Alexander Lernet-Holenia

Alexander Lernet-Holenia

The greatest novelist of the netherworlds, of darkness stretching on beyond death, Alexander Lernet-Holenia (1897–1976) was born into the aristocracy of the Austro-Hungarian Empire. His many poems, plays, and novels are among the greatest works of modern German literature, and Count Luna is his masterpiece.

Baron Bagge

Fiction by Alexander Lernet-Holenia

Translated by Richard and Clara Winston

With a contribution by Patti Smith

A novel of love and valor, war and stupidity, life and death (as well as what may lay beyond our mortal coils), Baron Bagge concerns a young Austrian cavalry lieutenant in the Carpathian mountains at the beginning of WWI. The baron leads a desperate charge across a bridge to meet the Russian forces, following the orders of his mentally unstable commander: “We were soon to have proof of his unreliability… But perhaps it is not right to place the blame on him.…
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Count Luna

Translated from the German by Jane B. Greene At the start of WWII, Alexander Jessiersky, an Austrian aristocrat, heads a great Viennese shipping company. He detests the Nazis, and when his board of directors asks him to go along with confiscating a neighbor’s large parcel of land for their thriving wartime business, Jessiersky refuses. Yet, without his knowledge, the board succeeds in sending the owner of the land, a certain Count Luna, to a Nazi concentration camp on a trumped-up charge.…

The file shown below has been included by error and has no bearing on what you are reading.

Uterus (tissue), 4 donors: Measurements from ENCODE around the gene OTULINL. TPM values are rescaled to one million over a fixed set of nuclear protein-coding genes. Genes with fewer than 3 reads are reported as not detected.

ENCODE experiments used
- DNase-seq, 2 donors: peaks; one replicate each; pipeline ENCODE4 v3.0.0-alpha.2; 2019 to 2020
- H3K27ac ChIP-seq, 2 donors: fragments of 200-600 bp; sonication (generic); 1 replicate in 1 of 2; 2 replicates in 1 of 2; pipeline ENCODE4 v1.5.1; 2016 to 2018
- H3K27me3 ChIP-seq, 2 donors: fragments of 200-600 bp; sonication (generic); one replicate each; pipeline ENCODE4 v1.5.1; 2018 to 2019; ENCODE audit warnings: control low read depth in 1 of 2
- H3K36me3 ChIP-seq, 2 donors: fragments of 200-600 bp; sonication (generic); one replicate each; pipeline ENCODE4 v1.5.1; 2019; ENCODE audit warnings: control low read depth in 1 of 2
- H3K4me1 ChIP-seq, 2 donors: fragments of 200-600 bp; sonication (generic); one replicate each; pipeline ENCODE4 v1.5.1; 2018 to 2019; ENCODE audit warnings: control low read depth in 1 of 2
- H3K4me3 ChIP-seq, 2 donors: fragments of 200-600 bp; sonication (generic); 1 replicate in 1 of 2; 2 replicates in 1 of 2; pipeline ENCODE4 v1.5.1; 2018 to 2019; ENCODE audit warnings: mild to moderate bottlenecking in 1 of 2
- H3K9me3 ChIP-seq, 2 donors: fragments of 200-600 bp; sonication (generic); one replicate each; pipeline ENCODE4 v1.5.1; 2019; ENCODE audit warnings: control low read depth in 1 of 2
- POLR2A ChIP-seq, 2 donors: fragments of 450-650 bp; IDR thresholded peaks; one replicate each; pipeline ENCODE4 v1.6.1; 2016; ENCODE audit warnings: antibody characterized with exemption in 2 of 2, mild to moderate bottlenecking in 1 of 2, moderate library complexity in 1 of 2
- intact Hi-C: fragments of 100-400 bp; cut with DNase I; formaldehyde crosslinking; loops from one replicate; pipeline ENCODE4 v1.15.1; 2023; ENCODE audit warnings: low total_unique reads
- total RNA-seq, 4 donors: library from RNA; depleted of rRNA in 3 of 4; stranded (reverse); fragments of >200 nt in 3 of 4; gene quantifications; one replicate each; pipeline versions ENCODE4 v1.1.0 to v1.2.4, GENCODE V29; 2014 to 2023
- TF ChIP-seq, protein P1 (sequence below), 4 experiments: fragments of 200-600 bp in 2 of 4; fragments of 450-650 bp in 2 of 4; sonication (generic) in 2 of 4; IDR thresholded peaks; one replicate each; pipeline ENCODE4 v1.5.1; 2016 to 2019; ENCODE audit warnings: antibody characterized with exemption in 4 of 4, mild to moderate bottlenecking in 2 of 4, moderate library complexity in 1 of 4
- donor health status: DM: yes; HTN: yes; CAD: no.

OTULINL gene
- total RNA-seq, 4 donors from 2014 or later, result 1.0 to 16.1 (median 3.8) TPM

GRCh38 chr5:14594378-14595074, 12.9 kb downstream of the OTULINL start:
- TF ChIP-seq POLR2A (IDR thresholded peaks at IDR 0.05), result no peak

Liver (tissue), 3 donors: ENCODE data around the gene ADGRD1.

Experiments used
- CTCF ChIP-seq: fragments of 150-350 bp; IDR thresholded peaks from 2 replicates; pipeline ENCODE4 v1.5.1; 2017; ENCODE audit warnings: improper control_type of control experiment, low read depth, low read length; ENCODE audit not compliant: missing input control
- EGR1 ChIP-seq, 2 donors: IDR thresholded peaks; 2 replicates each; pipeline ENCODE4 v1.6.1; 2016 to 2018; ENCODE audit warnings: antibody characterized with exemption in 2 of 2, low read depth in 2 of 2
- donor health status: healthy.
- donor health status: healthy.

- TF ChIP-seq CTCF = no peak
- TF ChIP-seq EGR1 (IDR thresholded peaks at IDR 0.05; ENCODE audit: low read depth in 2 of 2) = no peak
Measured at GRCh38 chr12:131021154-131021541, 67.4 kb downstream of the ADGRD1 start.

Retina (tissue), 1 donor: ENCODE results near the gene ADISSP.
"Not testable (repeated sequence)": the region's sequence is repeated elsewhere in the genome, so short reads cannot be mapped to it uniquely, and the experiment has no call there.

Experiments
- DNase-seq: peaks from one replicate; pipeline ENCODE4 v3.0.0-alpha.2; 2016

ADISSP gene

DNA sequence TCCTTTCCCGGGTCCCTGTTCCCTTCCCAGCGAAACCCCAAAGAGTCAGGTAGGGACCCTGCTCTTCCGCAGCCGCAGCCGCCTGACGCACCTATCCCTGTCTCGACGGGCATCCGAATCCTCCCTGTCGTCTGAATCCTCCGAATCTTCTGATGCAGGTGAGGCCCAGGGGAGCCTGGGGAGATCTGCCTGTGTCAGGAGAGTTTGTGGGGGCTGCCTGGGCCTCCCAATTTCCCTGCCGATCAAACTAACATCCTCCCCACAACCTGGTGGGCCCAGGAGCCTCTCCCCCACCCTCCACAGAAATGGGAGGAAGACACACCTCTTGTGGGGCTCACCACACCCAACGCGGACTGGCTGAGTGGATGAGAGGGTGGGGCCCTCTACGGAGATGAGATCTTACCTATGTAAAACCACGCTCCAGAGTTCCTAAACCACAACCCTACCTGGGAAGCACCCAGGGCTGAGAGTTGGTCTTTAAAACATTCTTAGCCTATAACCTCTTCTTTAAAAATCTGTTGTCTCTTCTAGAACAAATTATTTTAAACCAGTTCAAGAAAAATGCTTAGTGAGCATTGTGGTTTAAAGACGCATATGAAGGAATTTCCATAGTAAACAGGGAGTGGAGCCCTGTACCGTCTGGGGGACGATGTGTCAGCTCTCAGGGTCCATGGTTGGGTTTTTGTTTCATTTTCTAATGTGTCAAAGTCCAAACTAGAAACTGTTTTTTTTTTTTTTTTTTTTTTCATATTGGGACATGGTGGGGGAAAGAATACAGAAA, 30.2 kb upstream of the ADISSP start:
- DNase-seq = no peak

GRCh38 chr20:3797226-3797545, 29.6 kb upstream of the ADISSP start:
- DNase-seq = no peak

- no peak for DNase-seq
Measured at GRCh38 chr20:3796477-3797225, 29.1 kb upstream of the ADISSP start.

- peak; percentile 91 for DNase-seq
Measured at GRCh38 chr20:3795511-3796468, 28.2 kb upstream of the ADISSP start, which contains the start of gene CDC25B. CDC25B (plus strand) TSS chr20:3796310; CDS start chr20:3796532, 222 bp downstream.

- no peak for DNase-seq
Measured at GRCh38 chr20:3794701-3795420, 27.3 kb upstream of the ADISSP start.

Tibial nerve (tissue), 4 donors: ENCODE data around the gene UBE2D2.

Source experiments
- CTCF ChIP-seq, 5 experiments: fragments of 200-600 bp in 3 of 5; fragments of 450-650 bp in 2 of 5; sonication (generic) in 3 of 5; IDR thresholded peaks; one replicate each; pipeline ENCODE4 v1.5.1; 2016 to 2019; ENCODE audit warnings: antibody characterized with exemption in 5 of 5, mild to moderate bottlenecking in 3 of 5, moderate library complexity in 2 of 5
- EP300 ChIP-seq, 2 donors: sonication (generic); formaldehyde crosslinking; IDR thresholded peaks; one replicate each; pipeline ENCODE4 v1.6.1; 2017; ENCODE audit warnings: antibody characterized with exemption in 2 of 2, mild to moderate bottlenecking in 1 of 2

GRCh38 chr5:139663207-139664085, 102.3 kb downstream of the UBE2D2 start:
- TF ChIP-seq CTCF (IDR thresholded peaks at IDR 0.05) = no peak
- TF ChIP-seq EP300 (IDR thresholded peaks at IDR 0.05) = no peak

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Fog-of-war tales are always abundant, but this one conjures a unique spell. An unsettling tale of war trauma, cleanly and uniquely told.
Kirkus Reviews
Brilliant, extra stylish, excellently written and fearsomely gripping.
—The London Times
Brilliant…extra stylish.
The Times (UK)
Austrian writer Lernet-Holenia (Mona Lisa, 1897–1976) addresses guilt over WWII in this masterly novel, originally published in 1955….Lernet-Holenia’s dark humor propels the narrative, and Jessiersky’s obsession is expertly handled, leading to a wholly unexpected conclusion. Driven by intense psychological descriptions, this tale of inaction against injustice has aged quite well.
Publishers Weekly (starred)
Dauntless panache, fast-moving, cleverly convoluted, terrific.
—Eileen Battersby, Irish Times on Lernet-Holenia’s I Was Jack Mortimer
In Count Luna, an industrialist inadvertently responsible for sending a man to a concentration camp feels certain that the fellow survived the war and is mounting a shadowy campaign of revenge. Like Kafka, whom he otherwise does not resemble, Lernet-Holenia weaves his most intimate hopes and dreams into the texture of what happens next with exquisitely imagined detail.
The Chicago Tribune
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